This is part of a series unpacking each of the Principles of Agile Learning Design.
In the last post I spoke about purpose — this principle is how do we establish what that is.
From the outset ask big questions – like how do you want to change students? What will they remember in 5 years or 10 years after this course? We often remove this perspective from the design and get too bogged down in the details. Yet often the answers to these big questions contain little details, snippets of ideas that help to define what the course and the experience will be.
We have to remember that a single course sits within a much broader context. Yes it sits within a program of study but it also sits within a specific time of time for our students. It sits within a span of multiple years they have dedicated to study and advance themselves, and that this span sits within a broader life time where simultaneously life is continuing to happen around them. A course is not a static bastion free from the constraints of time and space. It isn’t an island or a bubble in time — it is connected and interconnected within the lives of all who interact with it. The students, teachers and support staff around it. And it’s for this specific reason we need to think bigger when it comes to designing a learning experience.
For many learning designers it can be difficult to engage with academics. There are often institutional and cultural barriers to setting up and working collaboratively, but coming in and working with anyone new is always a challenge. What I’ve found is that the fast you can break down these barriers the better — and an easy way to do that is to discuss the big picture. To get a sense of their broader context, understand the passion for their work, what excites them and what they hope to achieve. The big picture allows you to break down the barriers more quickly and allows you to have more organic conversation — because conversation is the key.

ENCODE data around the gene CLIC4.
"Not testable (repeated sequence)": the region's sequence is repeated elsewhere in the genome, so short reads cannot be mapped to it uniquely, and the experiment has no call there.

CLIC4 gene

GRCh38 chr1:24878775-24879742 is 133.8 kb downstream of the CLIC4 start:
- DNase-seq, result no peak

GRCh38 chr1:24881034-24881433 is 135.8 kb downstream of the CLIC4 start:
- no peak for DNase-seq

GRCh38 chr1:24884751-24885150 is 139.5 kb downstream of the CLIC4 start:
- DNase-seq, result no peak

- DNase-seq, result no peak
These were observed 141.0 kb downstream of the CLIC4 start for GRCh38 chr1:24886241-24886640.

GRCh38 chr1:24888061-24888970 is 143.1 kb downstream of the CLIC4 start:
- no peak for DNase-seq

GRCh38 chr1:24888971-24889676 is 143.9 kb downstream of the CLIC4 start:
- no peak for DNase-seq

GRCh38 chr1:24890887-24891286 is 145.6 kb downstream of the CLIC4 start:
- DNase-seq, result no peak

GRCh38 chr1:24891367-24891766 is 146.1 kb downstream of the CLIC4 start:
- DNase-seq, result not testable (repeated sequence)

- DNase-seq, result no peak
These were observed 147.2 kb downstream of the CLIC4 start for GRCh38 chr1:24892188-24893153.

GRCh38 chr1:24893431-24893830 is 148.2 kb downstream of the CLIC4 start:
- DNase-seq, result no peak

While we like to have projects and timelines and templates and all manner of accoutrement — the reality is that design happens via conversation. The project dynamic of course design often falls into the trap of being competing monologues – project managers with their timelines and SMEs with trying to “deliver” content like it was a parcel. People end up talking past each other, not with each other and quickly the middle ground disappears. And the middle ground is usually where the learning designer has to sit, and they have to watch their space evaporate over time.
But the conversation is the power house of design and we need to ensure that it’s happening through out the process. Asking the big questions is not just about breaking down those initial barriers, it helps to maintain focus and where we are in the grand scheme of things.
The other thing this principle eludes to is the little details. What I mean by this is that there is usually a nugget of wisdom that falls out of these conversations. Asking about the bigger context of the topic, discipline and course often engages academics in a different way. A lot of the pretence and jargon disappears and it can reveal a lot. It might be the way the academic explains a certain topic, their ideas or intended experience – but it’s often just a sentence that defines the direction for the whole project. I spent a couple of years embedded in startup world and one of the things I learnt from that is the power of brevity, being able to succinctly describe your idea was often the difference between engaging with someone or walking away empty-handed. Little details often expose the heart what we are trying to achieve together and finding them early on helps to define the design and direction. It also gives us something to come back to during the process. If you start to lose sense of where you are headed come back those details, or ask the big questions again. Are you still aligned or have you gone off course?
If there’s a nugget to take away from this post I’d pull it from Australia’s poet of the people, Paul Kelly, and keep in mind that “from little things big things grow”.